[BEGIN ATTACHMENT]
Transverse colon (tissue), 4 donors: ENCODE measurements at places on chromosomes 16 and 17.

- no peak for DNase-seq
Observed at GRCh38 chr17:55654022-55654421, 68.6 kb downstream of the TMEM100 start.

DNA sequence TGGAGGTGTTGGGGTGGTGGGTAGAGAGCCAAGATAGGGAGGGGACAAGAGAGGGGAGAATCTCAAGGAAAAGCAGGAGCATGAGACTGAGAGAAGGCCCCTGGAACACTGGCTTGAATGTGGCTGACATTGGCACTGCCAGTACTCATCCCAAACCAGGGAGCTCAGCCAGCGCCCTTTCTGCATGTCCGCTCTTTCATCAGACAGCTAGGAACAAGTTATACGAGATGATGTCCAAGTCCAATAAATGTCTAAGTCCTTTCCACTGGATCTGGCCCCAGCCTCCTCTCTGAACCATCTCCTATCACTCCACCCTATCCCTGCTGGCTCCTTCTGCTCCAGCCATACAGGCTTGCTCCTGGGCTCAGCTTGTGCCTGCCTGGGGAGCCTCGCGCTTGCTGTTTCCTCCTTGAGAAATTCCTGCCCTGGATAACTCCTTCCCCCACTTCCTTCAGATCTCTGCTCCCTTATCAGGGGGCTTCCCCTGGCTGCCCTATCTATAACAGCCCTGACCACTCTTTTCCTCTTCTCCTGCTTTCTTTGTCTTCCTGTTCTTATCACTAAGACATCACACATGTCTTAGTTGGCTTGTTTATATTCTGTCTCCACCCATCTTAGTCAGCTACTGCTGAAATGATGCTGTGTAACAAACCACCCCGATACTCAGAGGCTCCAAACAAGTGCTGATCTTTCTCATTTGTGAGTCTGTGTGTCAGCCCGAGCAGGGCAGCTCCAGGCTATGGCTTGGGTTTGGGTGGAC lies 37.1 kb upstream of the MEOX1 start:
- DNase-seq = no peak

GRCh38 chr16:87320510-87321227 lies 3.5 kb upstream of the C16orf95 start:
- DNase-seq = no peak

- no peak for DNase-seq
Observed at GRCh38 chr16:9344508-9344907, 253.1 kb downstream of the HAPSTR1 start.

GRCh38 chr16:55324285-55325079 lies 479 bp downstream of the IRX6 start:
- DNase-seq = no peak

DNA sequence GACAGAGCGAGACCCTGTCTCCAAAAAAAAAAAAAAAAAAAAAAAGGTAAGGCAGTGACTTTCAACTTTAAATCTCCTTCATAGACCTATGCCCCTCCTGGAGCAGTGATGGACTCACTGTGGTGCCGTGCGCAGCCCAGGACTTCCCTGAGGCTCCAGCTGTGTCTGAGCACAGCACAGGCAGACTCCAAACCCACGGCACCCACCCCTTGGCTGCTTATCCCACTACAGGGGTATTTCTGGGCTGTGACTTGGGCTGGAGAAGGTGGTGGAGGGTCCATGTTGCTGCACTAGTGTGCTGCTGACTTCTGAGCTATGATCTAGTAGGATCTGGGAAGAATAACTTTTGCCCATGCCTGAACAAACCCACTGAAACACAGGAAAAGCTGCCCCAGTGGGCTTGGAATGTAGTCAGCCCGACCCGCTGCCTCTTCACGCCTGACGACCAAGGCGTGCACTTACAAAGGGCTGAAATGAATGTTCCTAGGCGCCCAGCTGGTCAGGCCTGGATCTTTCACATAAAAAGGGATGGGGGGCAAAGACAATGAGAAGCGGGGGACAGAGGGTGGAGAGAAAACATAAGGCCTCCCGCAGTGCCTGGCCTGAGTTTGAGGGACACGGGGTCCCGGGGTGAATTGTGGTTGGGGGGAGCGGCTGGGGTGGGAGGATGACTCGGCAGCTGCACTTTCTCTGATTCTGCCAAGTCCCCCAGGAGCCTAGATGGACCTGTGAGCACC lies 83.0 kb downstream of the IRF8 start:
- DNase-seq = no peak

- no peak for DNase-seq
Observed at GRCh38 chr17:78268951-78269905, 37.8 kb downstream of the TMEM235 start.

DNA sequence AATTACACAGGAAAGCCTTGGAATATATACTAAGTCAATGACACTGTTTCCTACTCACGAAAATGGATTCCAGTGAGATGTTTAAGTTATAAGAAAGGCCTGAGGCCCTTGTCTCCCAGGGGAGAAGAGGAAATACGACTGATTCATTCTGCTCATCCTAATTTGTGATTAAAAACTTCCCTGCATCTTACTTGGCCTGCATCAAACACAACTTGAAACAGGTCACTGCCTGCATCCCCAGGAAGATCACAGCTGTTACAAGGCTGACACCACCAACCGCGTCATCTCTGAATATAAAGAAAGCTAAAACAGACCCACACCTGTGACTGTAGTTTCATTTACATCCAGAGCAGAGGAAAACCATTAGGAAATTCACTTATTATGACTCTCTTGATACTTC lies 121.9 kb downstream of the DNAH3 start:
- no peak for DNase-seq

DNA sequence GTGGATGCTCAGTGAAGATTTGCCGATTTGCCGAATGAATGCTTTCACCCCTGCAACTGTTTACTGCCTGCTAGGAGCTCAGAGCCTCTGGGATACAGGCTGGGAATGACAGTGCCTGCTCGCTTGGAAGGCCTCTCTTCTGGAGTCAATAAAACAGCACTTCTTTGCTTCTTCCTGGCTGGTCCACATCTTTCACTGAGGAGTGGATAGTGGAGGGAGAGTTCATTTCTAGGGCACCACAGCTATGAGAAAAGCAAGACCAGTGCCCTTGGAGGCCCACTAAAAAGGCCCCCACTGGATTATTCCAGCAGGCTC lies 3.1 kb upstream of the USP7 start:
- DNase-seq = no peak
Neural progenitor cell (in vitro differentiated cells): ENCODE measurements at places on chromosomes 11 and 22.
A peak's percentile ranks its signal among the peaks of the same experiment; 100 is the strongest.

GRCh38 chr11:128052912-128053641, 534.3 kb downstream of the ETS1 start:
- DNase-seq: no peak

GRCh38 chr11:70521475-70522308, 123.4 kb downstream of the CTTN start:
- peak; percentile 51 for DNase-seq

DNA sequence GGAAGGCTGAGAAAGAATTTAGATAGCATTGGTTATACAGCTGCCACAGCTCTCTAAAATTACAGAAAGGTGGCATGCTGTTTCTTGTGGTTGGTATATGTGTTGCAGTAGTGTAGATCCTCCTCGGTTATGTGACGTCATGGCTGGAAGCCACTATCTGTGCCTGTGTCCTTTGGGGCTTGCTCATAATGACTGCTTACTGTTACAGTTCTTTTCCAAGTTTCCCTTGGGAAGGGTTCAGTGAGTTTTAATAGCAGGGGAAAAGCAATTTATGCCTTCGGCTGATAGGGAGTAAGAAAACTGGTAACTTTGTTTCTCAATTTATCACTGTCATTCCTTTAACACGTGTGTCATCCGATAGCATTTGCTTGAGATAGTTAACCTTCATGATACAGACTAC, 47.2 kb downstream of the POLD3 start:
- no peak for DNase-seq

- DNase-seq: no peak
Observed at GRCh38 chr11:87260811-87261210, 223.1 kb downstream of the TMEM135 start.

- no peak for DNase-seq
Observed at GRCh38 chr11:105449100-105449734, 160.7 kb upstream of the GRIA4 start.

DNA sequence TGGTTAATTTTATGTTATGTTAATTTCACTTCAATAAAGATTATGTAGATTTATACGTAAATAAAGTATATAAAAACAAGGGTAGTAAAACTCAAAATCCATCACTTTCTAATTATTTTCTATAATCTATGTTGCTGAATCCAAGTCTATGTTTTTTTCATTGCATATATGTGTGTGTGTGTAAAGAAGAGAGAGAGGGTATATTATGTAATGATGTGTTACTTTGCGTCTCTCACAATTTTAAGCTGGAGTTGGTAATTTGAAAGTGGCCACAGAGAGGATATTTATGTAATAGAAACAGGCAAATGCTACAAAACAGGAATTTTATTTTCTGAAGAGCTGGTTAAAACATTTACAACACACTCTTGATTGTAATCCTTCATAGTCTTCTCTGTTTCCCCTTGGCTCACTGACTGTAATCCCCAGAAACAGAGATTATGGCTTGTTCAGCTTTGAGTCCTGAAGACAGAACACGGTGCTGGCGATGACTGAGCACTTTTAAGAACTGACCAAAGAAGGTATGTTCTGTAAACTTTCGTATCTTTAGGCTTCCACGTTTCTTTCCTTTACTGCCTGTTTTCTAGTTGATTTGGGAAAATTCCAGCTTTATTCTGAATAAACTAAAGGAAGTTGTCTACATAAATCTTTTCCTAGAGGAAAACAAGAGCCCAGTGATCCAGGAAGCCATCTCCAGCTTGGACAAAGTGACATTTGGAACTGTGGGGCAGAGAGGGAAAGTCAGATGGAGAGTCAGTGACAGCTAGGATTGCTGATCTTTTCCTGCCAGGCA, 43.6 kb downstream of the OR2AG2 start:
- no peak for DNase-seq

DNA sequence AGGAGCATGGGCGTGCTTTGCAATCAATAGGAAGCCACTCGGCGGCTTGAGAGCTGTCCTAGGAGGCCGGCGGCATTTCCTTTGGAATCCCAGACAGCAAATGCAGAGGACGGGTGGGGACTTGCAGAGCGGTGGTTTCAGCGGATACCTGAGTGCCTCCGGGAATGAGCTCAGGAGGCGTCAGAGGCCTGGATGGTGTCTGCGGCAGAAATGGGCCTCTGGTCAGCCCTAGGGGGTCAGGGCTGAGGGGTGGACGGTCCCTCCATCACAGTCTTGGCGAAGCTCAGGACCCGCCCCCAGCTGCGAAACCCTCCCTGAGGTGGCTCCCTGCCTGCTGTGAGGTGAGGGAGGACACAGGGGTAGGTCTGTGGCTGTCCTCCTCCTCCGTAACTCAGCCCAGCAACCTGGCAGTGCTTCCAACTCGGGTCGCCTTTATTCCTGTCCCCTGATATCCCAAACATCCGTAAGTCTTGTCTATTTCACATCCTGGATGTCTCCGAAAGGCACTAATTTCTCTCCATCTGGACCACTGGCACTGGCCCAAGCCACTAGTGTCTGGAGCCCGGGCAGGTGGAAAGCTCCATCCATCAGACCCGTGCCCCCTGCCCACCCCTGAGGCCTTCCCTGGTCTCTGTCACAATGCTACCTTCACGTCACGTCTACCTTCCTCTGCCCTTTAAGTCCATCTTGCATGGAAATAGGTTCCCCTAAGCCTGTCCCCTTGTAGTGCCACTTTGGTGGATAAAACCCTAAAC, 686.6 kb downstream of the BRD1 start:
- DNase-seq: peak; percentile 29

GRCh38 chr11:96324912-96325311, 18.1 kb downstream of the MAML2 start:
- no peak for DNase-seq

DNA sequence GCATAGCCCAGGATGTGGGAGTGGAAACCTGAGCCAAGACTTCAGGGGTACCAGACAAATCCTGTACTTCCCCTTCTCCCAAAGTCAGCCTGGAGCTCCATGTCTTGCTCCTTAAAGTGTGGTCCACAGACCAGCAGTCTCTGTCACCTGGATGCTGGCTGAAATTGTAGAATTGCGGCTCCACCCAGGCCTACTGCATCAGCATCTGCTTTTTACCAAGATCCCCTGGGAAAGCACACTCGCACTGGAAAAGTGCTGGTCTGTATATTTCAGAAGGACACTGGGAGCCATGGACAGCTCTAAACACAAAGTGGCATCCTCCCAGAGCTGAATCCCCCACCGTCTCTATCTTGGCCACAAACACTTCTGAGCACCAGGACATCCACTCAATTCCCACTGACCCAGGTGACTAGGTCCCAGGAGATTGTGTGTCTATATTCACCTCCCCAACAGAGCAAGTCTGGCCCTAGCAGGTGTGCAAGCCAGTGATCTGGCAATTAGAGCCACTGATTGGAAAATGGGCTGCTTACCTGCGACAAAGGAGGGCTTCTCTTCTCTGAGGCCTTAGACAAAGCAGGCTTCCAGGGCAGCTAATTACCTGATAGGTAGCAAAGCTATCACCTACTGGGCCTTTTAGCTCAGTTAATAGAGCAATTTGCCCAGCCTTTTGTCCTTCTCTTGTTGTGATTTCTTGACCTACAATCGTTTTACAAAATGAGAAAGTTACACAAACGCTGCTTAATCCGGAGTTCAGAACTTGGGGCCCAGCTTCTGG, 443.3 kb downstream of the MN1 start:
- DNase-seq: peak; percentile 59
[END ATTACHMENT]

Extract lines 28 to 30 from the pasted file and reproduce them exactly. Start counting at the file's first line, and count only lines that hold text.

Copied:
- DNase-seq: no peak
Observed at GRCh38 chr11:87260811-87261210, 223.1 kb downstream of the TMEM135 start.

- no peak for DNase-seq